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Top British Entry Sets Off For World Solar Challenge 2017



With the Bridgestone World Solar Challenge (BWSC) drawing
closer, Cambridge University Eco Racing (CUER) has embarked on the first stage
leading up to one of the greatest automotive challenges in the world. Their
entry Mirage – which will shortly arrive in Australia – will have to endure a
gruelling 3,000 km marathon from Darwin to Adelaide on 8th – 15th October 2017,
facing some of the harshest conditions imaginable.



Mirage will be the seventh car designed and built by the
CUER team, a group of 60 ambitious students from the University of Cambridge.
Now celebrating their 10th anniversary, the team’s knowledge of automotive
engineering and aerodynamics has enabled them to utilise cutting-edge
technology to push the boundaries of what is possible for solar-powered cars.

Tony Purnell, Head of Technical Development at British
Cycling and a member of CUER’s Steering Committee, comments that his endevours
to achieve greater efficiency at British Cycling are not disimilar to that of
the CUER team. He says:

“A bicycle has one human-horse power (300W), and Mirage has
just four human-horsepowers. A bicycle on the Tour de France can achieve more
than 25 mph over 2,200 miles, and Mirage will travel more than 60 mph over
1,870 miles. However, my road car needs 1,500 human-horse powers to get me from
A to B and produces toxic gases. In that respect, it really is incredible just
how efficient transport can be."

Mirage has an ultra-light, teardrop profile that places
aerodynamics at the forefront. With optimum performance in mind, the team has
created a much smaller car than most other teams, with a smaller surface area
of solar cells. These cells are made with satellite-grade high efficiency
Gallium Arsenide, and for further efficiency the team have developed a solar
tracking array which follows the sun’s trajectory and optimises the capture of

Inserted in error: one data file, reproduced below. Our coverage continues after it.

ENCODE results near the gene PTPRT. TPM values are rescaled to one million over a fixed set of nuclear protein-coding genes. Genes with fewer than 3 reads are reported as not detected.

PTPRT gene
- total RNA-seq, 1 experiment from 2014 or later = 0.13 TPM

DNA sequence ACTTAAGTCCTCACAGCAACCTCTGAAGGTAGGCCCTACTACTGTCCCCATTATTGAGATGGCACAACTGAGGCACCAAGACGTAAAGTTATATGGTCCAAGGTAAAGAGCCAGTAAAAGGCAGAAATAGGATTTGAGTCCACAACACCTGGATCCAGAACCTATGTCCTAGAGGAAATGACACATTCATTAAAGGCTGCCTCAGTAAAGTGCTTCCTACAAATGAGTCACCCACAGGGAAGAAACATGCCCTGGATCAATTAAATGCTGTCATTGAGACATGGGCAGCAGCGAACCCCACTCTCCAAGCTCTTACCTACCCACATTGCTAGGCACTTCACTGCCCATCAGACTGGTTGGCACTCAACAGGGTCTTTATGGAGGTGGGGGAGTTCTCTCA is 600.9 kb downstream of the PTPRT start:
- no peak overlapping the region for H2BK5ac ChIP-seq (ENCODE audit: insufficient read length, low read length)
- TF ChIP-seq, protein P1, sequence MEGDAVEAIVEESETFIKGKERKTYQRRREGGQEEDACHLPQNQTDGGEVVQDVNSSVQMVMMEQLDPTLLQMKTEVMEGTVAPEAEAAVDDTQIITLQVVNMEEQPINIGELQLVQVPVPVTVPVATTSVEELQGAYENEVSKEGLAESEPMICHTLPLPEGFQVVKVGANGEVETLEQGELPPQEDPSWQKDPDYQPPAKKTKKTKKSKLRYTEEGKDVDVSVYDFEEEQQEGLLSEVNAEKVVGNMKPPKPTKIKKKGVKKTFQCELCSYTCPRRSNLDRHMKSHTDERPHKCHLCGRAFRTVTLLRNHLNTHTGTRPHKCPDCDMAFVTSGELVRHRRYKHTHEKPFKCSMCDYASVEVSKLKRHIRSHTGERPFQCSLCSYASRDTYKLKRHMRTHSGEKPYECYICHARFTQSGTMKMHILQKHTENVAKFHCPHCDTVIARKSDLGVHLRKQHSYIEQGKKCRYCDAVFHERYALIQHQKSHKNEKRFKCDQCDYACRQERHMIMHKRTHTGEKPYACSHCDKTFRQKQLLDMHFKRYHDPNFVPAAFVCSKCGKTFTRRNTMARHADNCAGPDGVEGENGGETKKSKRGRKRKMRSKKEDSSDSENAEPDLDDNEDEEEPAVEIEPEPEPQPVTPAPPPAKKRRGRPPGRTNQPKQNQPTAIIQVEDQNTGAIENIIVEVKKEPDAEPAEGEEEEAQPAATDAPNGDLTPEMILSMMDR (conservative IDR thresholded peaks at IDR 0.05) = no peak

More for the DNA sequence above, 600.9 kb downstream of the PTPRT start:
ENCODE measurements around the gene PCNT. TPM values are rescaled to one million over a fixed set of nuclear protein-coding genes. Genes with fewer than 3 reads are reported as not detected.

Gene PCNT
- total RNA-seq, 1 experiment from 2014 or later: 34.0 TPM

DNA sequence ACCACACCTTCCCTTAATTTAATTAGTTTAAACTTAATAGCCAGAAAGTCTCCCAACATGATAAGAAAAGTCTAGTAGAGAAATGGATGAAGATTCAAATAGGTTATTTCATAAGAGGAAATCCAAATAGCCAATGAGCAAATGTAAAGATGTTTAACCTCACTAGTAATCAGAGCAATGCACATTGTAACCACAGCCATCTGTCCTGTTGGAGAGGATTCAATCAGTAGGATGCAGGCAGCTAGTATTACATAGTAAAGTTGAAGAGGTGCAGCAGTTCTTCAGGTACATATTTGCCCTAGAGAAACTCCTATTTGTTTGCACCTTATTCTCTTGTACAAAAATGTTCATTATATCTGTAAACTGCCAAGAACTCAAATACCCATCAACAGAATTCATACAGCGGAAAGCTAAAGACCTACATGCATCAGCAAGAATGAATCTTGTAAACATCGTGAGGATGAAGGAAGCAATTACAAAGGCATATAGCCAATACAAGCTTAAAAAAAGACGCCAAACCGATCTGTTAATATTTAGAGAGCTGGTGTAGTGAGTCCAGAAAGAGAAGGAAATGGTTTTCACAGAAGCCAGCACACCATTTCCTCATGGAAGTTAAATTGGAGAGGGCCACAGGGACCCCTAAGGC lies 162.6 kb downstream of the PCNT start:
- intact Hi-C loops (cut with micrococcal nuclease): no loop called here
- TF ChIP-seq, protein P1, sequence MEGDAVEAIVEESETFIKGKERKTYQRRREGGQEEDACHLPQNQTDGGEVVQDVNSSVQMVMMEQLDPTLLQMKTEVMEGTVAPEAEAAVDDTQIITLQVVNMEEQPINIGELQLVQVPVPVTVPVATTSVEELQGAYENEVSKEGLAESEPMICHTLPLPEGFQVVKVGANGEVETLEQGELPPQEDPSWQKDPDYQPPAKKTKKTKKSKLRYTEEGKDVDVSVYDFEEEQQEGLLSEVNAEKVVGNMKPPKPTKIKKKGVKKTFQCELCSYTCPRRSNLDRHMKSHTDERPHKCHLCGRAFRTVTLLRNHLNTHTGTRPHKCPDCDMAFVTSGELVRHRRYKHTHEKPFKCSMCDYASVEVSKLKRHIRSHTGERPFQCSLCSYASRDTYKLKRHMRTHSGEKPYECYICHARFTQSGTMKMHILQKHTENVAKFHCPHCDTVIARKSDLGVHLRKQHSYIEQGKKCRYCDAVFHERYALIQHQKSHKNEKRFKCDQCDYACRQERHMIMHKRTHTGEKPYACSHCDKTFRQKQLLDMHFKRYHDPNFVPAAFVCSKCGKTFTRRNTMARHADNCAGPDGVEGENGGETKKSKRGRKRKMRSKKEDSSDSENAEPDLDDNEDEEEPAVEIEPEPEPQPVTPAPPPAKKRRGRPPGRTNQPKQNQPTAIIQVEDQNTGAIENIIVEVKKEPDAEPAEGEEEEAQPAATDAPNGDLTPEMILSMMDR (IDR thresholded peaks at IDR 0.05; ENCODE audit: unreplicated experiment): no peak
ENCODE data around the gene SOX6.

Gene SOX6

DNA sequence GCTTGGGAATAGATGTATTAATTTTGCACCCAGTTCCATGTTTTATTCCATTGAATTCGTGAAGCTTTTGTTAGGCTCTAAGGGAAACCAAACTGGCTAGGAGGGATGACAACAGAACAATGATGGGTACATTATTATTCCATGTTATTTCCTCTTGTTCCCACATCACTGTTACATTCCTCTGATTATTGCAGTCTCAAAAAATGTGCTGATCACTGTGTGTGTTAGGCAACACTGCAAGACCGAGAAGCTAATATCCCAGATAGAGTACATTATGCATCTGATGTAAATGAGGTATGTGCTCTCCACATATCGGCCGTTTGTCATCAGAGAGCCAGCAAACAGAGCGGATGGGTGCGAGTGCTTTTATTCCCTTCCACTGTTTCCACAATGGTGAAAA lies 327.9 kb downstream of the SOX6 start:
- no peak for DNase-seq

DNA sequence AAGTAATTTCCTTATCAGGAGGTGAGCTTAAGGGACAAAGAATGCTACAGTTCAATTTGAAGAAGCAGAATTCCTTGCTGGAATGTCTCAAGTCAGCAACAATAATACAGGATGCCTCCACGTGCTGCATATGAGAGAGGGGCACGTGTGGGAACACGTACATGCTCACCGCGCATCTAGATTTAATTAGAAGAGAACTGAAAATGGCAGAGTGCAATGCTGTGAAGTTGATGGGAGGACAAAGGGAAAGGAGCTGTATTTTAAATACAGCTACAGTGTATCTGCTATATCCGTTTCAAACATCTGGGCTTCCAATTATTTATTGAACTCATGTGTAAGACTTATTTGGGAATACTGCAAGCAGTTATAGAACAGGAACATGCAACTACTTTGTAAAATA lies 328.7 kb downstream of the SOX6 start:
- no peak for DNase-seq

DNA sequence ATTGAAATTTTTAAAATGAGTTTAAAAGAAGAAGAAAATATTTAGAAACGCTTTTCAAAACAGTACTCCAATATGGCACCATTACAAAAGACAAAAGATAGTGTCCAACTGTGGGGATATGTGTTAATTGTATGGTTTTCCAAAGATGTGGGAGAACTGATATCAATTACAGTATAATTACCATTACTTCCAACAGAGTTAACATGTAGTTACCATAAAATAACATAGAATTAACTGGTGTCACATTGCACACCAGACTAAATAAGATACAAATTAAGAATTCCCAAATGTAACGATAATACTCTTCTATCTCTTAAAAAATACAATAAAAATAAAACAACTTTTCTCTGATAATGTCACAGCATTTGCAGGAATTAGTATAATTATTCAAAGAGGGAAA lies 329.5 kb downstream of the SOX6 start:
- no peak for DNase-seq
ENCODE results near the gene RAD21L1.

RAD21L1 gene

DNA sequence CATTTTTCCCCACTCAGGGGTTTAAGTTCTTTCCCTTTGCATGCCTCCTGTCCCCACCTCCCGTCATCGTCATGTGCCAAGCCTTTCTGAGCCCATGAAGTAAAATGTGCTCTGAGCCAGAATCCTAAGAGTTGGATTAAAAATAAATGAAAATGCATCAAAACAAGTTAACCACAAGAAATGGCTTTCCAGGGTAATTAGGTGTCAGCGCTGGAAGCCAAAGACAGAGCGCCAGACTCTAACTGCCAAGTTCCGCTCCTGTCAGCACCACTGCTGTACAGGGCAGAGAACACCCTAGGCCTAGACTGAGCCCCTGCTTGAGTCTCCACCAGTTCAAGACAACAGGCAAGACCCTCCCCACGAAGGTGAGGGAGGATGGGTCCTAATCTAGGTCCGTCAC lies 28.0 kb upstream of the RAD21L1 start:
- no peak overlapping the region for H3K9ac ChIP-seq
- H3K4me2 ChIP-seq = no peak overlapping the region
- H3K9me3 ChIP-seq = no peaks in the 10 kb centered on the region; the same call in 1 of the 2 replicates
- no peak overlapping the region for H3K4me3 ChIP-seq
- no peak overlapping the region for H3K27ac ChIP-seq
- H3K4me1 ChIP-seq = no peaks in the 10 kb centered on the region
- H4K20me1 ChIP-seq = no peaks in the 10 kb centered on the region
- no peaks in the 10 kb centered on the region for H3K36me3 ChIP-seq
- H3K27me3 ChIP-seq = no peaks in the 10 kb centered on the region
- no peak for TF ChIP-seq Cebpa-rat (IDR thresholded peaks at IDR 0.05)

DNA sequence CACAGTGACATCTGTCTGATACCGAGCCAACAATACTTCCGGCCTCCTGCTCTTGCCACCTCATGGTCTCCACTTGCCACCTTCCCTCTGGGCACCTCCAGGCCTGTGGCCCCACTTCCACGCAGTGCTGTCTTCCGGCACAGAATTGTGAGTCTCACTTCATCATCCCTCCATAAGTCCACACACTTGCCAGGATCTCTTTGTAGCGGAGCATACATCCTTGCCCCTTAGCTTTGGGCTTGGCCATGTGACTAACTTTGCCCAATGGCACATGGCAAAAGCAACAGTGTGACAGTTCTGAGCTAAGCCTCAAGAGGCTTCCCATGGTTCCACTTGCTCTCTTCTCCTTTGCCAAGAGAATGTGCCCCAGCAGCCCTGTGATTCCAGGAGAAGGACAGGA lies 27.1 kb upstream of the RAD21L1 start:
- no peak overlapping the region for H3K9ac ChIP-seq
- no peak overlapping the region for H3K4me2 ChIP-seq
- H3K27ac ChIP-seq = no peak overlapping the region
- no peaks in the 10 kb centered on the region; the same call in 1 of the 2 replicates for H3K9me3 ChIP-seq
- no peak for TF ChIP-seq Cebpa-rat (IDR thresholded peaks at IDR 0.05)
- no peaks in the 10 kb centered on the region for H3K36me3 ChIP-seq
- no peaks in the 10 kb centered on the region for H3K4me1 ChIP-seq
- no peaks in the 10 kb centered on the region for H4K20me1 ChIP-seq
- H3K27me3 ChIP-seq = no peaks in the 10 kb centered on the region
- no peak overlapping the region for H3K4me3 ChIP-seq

sunlight through the day.

The team have also identified the battery as a crucial area
where energy savings can be made. By developing and manufacturing a custom
Battery Management System housed within the car, the team is able to regulate
everything from battery temperature to power output.

Xiaofan Zhang, Project Manager at CUER, says that while a
lot of hard work has gone into getting Mirage shipped to Australia, there are
many more challenges to come:

“We have a built in passive cooling system this year, but
nonetheless temperatures are expected to soar as high as 40°C. In addition to
the drivers, a group of 20 CUER team members will follow the car each day,
providing engineering support as required. It’s a massive achievement for us to
get to Australia, and we couldn’t have done it without all our supporters, but
it’s not over yet!"

Tom Nash, a spokesperson from Europe’s leading product and
technology consultancy TTP, announces: “We are proud to once again support the
CUER team at the World Solar Challenge 2017. We are delighted to support
initiatives such as this which encourage engineers of the future to put their
skills into practice to develop real world applications. We wish all those
involved the very best of luck."

Tony Purnell concludes: “Every time the CUER team enters the
WSC it staggers me that a group of students, working in their spare time whilst
doing one of the most challenging degrees going, can get to the start of the challenge
with all the major components engineered by themselves save the battery and
motor.

“It’s no surprise so many CUER alumni have gone on to start
up their own businesses – once you’ve taken part in the WSC whilst completing a
degree at The University of Cambridge, nothing can possibly daunt you!"


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